ESAA – Emotional Support Animal Absurdity

Today’s flight attendant must feel like Noah of the Ark – animals boarding one after the other taking their places on and under the seats. Dogs, cats, rabbits and pork belly pigs – all of which their owners claim to be emotional support animals approved by doctors and the airline itself.
Actually, it wouldn’t be so bad if that list of ESAs (and yes, they now have earned their own anagram!) was limited to those four species.
Recently a woman showed up at the United Airlines counter at Newark, New Jersey for a flight to Los Angeles with an emotional support peacock named Dexter. I’m not sure if you’ve ever heard the shrill scream of a peacock, but flight attendants would be better off dealing with a drunken Guido from Jersey Shores than a bird whose cry comes in at 115 decibels.
I had a friend on a farm out here in Wainfleet who was so stressed out by the neighbour’s screeching peacock she shot it! So as far as ESA’s are concerned, my friend would be okay if United Airlines allowed Dexter on the flight as long as she could bring her shotgun on board.
Yet another woman had her ESA rejected and was quoted as saying she could not “think about life without Stormy,” her emotional-support snake. (Didn’t Trump say the same thing about Stormy, the one who dances with poles?) Snakes on planes – bad – but not possibly as bad as the movie.
Delta Airlines has banned “creatures with tusks” which could well avoid the embarrassing situation of a real elephant in the room. Delta had their ESA moment in 2016 when a passenger brought on a big black turkey as their therapeutic companion.
That same year on a Frontier Airlines flight from Columbus, Ohio to Las Vegas someone’s emotional support marmoset got loose and disappeared on the plane. Oscar a seven-foot boa constrictor ESA must have been sleeping at the time otherwise he’d have found that varmit!
Jet Blue has since banned “unusual animals” like “snakes, other reptiles, ferrets, rodents and spiders.” Spiders! Really, there’s a person out there who experiences calmness every time a tarantula crawls down his shirt?!?
Jet Blue’s initial experience with a bad ESA flight came when many passengers complained about a duck walking up and down the aisle unaccompanied. The duck’s name – not making this up – was Daniel Turducken Stinkerbutt and he was wearing a Captain America diaper and tiny red shoes. Are you kidding me? I’d pay fifty bucks extra to sit back with a drink and watch a duck wearing a nappy and sneakers walk up and down the aisle. I once had a woman change a diaper next to me during the inflight meal so yeah, I’m definitely going with that daffy duck.
What truly boggles the mind is that although they banned rodents and reptiles, miniature horses were allowed to fly as ESAs on all Jet Blue flights. I suppose it comes down to how everybody aboard feels about miniature horse buns. My worst nightmare on long flights is the crying kid so I’m thinking… pony rides.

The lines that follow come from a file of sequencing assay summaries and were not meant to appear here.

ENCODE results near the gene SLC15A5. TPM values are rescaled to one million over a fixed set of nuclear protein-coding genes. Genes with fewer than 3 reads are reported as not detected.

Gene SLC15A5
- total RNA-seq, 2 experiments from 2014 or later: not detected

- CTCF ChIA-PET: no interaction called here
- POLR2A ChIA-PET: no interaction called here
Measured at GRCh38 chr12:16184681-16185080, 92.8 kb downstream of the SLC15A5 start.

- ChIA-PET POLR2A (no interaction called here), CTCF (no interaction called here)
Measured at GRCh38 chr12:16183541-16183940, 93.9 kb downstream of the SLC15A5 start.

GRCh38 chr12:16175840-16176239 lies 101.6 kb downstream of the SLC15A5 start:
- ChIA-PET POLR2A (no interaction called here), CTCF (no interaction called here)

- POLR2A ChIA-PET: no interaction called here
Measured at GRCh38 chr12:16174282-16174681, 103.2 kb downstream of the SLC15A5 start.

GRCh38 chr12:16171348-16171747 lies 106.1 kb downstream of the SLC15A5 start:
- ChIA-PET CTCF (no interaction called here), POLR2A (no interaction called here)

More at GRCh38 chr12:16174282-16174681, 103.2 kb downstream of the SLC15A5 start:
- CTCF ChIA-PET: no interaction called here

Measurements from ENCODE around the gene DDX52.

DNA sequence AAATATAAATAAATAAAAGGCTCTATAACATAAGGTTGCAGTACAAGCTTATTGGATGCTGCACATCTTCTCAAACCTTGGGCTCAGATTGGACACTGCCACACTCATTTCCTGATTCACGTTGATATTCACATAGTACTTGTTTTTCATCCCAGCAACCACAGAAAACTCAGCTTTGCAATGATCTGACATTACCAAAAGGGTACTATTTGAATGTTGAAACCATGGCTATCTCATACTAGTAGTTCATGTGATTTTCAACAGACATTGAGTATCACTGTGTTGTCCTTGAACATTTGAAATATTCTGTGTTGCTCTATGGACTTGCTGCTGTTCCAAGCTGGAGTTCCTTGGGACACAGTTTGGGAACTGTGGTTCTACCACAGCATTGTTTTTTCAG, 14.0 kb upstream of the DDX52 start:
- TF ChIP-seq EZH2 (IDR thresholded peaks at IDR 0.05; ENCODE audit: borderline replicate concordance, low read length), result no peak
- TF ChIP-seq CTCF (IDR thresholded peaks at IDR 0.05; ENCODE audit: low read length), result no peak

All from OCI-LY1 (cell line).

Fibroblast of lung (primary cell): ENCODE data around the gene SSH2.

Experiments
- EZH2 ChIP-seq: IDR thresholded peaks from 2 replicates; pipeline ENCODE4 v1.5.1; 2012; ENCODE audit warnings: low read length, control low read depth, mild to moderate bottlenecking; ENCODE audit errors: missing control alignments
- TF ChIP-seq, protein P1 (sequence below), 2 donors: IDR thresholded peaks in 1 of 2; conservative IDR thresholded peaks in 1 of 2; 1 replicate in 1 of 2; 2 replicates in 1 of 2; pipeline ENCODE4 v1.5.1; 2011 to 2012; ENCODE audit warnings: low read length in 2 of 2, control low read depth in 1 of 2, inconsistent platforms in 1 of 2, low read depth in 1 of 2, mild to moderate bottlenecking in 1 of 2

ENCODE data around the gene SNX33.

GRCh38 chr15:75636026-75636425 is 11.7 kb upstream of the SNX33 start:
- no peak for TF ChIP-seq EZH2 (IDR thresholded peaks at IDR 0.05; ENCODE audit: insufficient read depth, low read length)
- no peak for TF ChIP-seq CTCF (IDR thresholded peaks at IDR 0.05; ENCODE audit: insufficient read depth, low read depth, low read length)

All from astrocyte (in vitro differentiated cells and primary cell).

Shortly after Alaska Airlines banned goats, passengers at the Albany International Airport in New York heard an official on the PA system announce that someone had left an emotional support goldfish at security. (I’ll bet Oscar was salivating when he heard that announcement.)
And finally we come to the grand ESA of them all – Wally. Wally is a five-foot-long, 60-pound alligator and the doctor-approved security blanket for 65-year-old Joie Henney of York Haven, Pennsylvania. Wally is described as “bashful, a big teddy bear who likes to snuggle and give hugs,”
“My doctor wanted to put me on depression medicine and I hate taking medicine” said Joie as he snuggled on the couch with this grinning grey reptile with huge warts and teeth the size of railroad spikes. “I had Wally, and when I came home and was around him, it was all OK.” (All okay except nobody has seen the paperboy in over a year!)
Ah Joie, you need to watch Grizzly Man, the Werner Herzog documentary about Timothy Treadwell who befriended three grizzly bears in Alaska to the point where he petted them, fed them and they slept together. Grizzly bears are described as “man-eating” for a very good reason and on October 6, 2003 Timothy became one of those reasons. It’s sort of a twisted version of “The Three Little Bears” which ends with Papa Bear saying: “Screw it. I’m not going out tonight to forage for food. I’m eatin’ in!” I know Joie hates taking medicine but I wonder how he feels about embalming fluid?
Look, I understand the palliative power of pets. I’m uplifted just by petting a dog or a cat. But that’s it, dogs and cats. All other animals go in the hold and keep the parakeets a safe tongue-snapping distance from Oscar. The last thing airlines need is a “Your ESA ate my ESA fight” among passengers.
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